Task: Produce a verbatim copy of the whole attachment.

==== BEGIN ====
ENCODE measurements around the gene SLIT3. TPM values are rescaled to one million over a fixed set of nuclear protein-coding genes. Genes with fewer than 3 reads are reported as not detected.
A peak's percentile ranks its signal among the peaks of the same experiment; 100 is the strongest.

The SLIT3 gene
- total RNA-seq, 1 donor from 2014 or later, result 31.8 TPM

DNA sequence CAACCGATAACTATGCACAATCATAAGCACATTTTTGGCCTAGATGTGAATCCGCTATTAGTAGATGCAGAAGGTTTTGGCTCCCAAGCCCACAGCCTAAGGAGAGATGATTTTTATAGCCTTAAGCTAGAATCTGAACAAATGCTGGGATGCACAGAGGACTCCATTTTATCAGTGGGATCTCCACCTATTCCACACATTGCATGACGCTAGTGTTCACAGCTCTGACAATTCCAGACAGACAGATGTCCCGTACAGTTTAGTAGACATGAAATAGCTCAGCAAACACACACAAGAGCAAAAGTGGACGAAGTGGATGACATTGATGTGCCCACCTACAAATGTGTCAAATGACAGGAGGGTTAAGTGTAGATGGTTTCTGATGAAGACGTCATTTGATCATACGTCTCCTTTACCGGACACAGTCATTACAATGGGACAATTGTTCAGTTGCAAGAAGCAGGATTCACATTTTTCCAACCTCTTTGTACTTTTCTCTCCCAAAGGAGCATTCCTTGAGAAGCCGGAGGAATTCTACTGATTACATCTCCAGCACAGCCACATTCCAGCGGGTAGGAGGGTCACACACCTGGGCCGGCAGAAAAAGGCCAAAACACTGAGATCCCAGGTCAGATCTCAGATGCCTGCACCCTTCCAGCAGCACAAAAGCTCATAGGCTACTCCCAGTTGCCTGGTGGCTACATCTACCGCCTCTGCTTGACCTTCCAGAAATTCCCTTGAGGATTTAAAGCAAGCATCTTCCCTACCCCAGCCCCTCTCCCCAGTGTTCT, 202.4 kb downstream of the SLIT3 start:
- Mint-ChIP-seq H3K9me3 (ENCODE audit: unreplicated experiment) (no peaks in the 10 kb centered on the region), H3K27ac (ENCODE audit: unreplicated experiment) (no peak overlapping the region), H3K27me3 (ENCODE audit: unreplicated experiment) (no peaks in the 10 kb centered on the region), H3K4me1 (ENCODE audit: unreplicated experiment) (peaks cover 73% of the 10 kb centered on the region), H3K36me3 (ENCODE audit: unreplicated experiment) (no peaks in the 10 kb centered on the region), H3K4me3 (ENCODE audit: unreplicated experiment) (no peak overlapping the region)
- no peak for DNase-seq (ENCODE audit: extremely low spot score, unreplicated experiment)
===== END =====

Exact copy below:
ENCODE measurements around the gene SLIT3. TPM values are rescaled to one million over a fixed set of nuclear protein-coding genes. Genes with fewer than 3 reads are reported as not detected.
A peak's percentile ranks its signal among the peaks of the same experiment; 100 is the strongest.

The SLIT3 gene
- total RNA-seq, 1 donor from 2014 or later, result 31.8 TPM

DNA sequence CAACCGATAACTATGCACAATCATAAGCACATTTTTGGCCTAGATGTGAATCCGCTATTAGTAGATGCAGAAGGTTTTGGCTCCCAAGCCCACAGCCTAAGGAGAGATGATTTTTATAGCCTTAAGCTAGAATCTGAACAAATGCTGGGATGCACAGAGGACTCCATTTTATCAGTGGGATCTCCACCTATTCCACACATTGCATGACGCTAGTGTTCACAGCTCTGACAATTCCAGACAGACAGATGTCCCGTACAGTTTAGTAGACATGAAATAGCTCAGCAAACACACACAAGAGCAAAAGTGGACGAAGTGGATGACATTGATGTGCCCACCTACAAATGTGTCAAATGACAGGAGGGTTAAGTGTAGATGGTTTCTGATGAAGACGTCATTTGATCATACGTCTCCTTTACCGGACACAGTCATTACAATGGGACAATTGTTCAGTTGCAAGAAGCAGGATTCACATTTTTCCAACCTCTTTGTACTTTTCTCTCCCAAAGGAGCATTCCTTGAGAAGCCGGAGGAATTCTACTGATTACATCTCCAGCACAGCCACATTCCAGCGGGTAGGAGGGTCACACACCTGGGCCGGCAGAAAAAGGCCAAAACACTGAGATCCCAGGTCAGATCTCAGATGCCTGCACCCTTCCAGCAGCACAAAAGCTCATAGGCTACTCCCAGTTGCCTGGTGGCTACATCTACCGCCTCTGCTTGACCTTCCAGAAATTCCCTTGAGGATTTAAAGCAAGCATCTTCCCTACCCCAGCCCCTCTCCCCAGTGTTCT, 202.4 kb downstream of the SLIT3 start:
- Mint-ChIP-seq H3K9me3 (ENCODE audit: unreplicated experiment) (no peaks in the 10 kb centered on the region), H3K27ac (ENCODE audit: unreplicated experiment) (no peak overlapping the region), H3K27me3 (ENCODE audit: unreplicated experiment) (no peaks in the 10 kb centered on the region), H3K4me1 (ENCODE audit: unreplicated experiment) (peaks cover 73% of the 10 kb centered on the region), H3K36me3 (ENCODE audit: unreplicated experiment) (no peaks in the 10 kb centered on the region), H3K4me3 (ENCODE audit: unreplicated experiment) (no peak overlapping the region)
- no peak for DNase-seq (ENCODE audit: extremely low spot score, unreplicated experiment)